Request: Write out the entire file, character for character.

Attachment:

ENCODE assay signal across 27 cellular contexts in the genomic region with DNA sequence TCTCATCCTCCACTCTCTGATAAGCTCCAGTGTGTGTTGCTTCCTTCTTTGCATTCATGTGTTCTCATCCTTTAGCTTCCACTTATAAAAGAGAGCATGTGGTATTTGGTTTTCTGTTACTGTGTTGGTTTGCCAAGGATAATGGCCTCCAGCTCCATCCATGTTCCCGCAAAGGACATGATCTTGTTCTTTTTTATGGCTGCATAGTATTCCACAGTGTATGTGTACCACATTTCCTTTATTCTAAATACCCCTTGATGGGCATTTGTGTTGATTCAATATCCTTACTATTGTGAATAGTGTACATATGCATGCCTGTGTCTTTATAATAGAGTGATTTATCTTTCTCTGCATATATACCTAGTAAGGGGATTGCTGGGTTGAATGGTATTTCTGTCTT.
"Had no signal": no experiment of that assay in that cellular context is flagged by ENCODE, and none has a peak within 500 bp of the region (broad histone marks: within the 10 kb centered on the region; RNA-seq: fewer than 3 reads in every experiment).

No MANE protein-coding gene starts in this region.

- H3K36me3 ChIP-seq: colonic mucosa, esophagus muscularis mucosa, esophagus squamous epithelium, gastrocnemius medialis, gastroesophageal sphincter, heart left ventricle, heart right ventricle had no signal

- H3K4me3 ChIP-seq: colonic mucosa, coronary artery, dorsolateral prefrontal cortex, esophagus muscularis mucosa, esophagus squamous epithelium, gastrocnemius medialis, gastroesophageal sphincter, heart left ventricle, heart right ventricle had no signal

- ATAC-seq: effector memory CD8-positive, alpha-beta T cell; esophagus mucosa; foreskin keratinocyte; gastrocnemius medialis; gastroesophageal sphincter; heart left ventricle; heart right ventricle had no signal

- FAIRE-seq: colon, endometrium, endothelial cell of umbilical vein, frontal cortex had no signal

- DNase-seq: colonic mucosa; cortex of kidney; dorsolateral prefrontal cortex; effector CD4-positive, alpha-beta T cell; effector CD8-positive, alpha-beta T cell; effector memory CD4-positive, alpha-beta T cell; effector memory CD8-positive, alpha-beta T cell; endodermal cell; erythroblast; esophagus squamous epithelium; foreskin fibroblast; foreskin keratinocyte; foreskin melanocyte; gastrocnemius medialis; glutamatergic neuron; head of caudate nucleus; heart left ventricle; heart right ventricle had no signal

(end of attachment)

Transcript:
ENCODE assay signal across 27 cellular contexts in the genomic region with DNA sequence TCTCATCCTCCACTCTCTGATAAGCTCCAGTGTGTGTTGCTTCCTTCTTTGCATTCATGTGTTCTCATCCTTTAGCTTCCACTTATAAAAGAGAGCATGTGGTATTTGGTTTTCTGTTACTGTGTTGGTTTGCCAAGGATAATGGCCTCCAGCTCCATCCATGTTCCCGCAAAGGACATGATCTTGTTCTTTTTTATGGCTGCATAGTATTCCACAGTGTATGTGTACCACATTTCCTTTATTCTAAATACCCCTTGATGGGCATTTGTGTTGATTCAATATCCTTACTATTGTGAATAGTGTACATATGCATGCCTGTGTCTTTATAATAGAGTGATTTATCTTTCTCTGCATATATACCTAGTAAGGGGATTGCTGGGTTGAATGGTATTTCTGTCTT.
"Had no signal": no experiment of that assay in that cellular context is flagged by ENCODE, and none has a peak within 500 bp of the region (broad histone marks: within the 10 kb centered on the region; RNA-seq: fewer than 3 reads in every experiment).

No MANE protein-coding gene starts in this region.

- H3K36me3 ChIP-seq: colonic mucosa, esophagus muscularis mucosa, esophagus squamous epithelium, gastrocnemius medialis, gastroesophageal sphincter, heart left ventricle, heart right ventricle had no signal

- H3K4me3 ChIP-seq: colonic mucosa, coronary artery, dorsolateral prefrontal cortex, esophagus muscularis mucosa, esophagus squamous epithelium, gastrocnemius medialis, gastroesophageal sphincter, heart left ventricle, heart right ventricle had no signal

- ATAC-seq: effector memory CD8-positive, alpha-beta T cell; esophagus mucosa; foreskin keratinocyte; gastrocnemius medialis; gastroesophageal sphincter; heart left ventricle; heart right ventricle had no signal

- FAIRE-seq: colon, endometrium, endothelial cell of umbilical vein, frontal cortex had no signal

- DNase-seq: colonic mucosa; cortex of kidney; dorsolateral prefrontal cortex; effector CD4-positive, alpha-beta T cell; effector CD8-positive, alpha-beta T cell; effector memory CD4-positive, alpha-beta T cell; effector memory CD8-positive, alpha-beta T cell; endodermal cell; erythroblast; esophagus squamous epithelium; foreskin fibroblast; foreskin keratinocyte; foreskin melanocyte; gastrocnemius medialis; glutamatergic neuron; head of caudate nucleus; heart left ventricle; heart right ventricle had no signal